Flavour your gram pancakes (also called socca) with herbs such as rosemary and thyme. You can also make dumplings from gram flour to top a creamy southern Indian curry.
6. Teff flour
Teff flour is high in nutrients, and is often mixed with wheat flours to give normal bakes a nutritional boost and an extra nutty flavour. However, as a gluten-free four it will not create the same rise and texture as gluten flours, so needs to be combined with xanthan gum for a good rise. The teff grain is extremely resilient and it grows well in hot, dry climates such as in Ethiopia and Eritrea – where it is an everyday staple.
Teff is the main ingredient in Ethiopian injera bread, which is a large pancake-style bread that has a distinctive bitter-sharp taste and is often topped with different vegetables and spiced meat.
You can use teff to make small sweet pancakes too, the slight bitterness works really well with chocolate!
7. Spelt flour
Spelt flour is slightly darker than wheat flour, and has a sweet nutty flavour. The gluten in spelt flour breaks down far more quickly than wheat flours, which means that it doesn’t withstand vigorous kneading – so treat it more delicately when making spelt bread or biscuits! Spelt is an ancient grain that was once grown widely across Europe and Great Britain. You can also buy whole spelt grains and pearled spelt, translated from farro in Italian.
8. Almond flour
This sweet Sicilian almond flour is made from finely milled nuts and has a fine, crumbly texture. Like pistachio flour and hazelnut flour, it adds a slight sweetness and to bakes. As it isn’t a gluten or grain flour, almond flour won’t create any kind of rise or bind in recipes, and should be used differently to the other flours listed above.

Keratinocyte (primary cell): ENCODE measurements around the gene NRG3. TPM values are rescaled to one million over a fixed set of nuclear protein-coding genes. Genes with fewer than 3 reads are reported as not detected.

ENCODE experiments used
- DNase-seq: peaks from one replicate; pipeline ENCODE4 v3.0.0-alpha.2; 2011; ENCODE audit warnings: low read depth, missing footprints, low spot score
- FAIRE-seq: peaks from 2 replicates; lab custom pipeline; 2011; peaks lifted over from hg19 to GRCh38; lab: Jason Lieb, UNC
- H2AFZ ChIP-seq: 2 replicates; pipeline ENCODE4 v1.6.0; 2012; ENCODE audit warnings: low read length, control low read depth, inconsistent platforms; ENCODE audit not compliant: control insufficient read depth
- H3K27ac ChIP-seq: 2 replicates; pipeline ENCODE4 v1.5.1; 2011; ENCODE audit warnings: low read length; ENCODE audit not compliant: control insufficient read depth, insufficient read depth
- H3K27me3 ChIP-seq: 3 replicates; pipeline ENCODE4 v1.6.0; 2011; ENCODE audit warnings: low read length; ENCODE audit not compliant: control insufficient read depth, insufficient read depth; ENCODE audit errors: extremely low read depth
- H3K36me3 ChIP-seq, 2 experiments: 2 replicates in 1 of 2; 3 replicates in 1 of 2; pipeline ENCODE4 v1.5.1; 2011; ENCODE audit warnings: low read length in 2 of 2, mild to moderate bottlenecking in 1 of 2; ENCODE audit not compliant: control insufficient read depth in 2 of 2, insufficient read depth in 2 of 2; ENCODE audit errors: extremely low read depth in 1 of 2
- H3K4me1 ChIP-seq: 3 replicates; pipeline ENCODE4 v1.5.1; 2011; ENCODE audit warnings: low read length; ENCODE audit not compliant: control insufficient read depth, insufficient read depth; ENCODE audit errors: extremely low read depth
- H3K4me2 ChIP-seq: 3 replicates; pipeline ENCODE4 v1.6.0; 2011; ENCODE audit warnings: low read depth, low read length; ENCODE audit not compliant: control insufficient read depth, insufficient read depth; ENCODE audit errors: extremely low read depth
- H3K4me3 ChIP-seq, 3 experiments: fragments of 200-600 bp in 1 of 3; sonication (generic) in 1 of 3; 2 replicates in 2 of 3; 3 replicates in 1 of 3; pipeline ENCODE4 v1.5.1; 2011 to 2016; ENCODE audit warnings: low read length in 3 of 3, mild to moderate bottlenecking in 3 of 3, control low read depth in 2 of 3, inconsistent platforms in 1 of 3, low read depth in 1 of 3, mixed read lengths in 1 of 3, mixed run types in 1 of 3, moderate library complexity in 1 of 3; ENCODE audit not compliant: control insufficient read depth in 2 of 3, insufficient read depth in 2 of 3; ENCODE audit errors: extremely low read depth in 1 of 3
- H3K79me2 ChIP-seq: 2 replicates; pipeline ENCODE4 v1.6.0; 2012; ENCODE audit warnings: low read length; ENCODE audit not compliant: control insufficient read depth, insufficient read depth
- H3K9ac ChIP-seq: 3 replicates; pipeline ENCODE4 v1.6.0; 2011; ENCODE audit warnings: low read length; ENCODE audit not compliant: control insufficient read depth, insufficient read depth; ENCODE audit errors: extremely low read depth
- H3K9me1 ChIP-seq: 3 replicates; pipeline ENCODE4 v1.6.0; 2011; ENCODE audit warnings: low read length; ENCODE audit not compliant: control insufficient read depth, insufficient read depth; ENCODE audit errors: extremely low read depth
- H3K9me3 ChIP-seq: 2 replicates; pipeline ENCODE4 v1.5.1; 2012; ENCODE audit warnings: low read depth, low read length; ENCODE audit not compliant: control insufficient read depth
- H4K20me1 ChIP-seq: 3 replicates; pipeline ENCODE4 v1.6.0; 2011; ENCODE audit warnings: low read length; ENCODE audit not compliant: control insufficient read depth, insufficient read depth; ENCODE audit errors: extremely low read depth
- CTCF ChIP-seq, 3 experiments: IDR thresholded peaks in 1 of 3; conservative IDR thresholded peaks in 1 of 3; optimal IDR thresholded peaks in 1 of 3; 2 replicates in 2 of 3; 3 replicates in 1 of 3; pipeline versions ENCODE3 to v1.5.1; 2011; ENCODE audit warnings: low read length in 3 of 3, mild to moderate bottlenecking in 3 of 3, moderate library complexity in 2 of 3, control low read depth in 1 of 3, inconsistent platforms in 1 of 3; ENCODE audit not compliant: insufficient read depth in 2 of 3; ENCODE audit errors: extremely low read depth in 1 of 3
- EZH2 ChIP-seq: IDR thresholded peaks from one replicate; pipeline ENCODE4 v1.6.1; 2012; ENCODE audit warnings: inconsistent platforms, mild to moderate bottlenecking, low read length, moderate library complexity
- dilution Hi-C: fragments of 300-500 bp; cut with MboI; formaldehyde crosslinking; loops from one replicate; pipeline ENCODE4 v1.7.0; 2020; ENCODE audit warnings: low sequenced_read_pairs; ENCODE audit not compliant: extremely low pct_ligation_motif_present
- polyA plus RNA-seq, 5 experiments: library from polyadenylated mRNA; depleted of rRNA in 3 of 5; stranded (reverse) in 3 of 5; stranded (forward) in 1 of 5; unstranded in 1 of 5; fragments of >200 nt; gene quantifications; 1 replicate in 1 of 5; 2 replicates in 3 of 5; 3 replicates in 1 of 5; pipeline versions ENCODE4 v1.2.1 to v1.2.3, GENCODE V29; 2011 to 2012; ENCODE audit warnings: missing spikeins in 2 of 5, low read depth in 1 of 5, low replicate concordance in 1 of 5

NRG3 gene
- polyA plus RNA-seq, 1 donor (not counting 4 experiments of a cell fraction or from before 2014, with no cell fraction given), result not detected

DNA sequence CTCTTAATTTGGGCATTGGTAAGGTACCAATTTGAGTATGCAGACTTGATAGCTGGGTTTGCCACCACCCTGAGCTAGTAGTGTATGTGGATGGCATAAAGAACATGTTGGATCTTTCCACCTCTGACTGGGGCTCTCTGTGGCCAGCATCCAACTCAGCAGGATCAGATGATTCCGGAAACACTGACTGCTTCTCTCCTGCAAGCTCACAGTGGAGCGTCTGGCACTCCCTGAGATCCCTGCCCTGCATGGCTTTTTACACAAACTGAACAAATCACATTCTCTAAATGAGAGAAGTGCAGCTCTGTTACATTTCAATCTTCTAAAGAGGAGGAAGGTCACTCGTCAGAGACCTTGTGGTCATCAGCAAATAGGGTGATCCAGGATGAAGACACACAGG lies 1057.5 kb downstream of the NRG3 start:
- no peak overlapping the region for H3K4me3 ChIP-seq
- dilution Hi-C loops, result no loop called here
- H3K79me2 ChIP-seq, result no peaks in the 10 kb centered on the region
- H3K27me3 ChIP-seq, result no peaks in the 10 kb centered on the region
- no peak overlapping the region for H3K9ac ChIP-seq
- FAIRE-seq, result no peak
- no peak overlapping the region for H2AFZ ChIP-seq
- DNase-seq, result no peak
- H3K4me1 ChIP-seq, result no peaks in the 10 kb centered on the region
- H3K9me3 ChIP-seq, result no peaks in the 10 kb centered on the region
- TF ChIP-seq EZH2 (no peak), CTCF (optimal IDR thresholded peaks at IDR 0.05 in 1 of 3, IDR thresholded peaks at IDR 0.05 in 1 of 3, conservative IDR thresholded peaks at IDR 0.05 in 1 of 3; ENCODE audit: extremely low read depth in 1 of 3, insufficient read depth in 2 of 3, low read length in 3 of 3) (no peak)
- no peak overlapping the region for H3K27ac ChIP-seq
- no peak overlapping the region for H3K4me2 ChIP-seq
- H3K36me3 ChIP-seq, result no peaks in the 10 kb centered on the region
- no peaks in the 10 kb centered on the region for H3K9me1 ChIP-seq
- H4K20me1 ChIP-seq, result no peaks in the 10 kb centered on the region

Sicilian almond flour is a beautiful ingredient. Us it to make marzipan, or to flavour the pastry in classic bakes such as a Bakewell tart. The flour is slightly finer than ground almonds, and will create a shorter pastry dough – with a smooth texture. It's a good choice for classic French financier cakes.
9. Strong white flour
Strong white flour is made from wheat and is the best choice for classic white bread as it has a high gluten content. This makes a strong and stretchy dough which holds together really well. It’s also a good option for bagels and pizza bases. The flour has been processed to remove the outer wheat ‘germ’ or shells, which is what makes it white as opposed to wholegrain. Strong white flour also absorbs and retains water very well, which turns to steam helping bread rise, and giving it a good bouncy texture.
The French flour grading system uses T numbers - the smaller the number, the lower the ash content in the milled wheat. The lowest grade is T45.
This strong white T65 flour is a great everyday choice for breads and white rolls. It creates an elastic dough with a light and open crumb once baked.
MORE FLOURS AVAILABLE ONLINE AT SOUS CHEF:
Use this Sicilian durum wheat flour to make authentic Italian pasta dough that has a lovey elasticity when it's raw, and al dente texture once cooked. The hard durum wheat is milled in Sicily using slow, artisinal techniques.
This all-purpose '00' Italian flour is milled with well-risen cakes, soft doughnuts, perfect pastry and beautiful biscuits in mind! The fine texture will give you wonderfully refined bakes, every time.
Use this Sicilian flour to make the traditional bake Caestelvetrano - which translates as 'dark bread'. The classic Sicilian loaf has a dark crust and is a slightly coarse wholemeal texture – enjoy it with great quality olive oil and olives before dinner.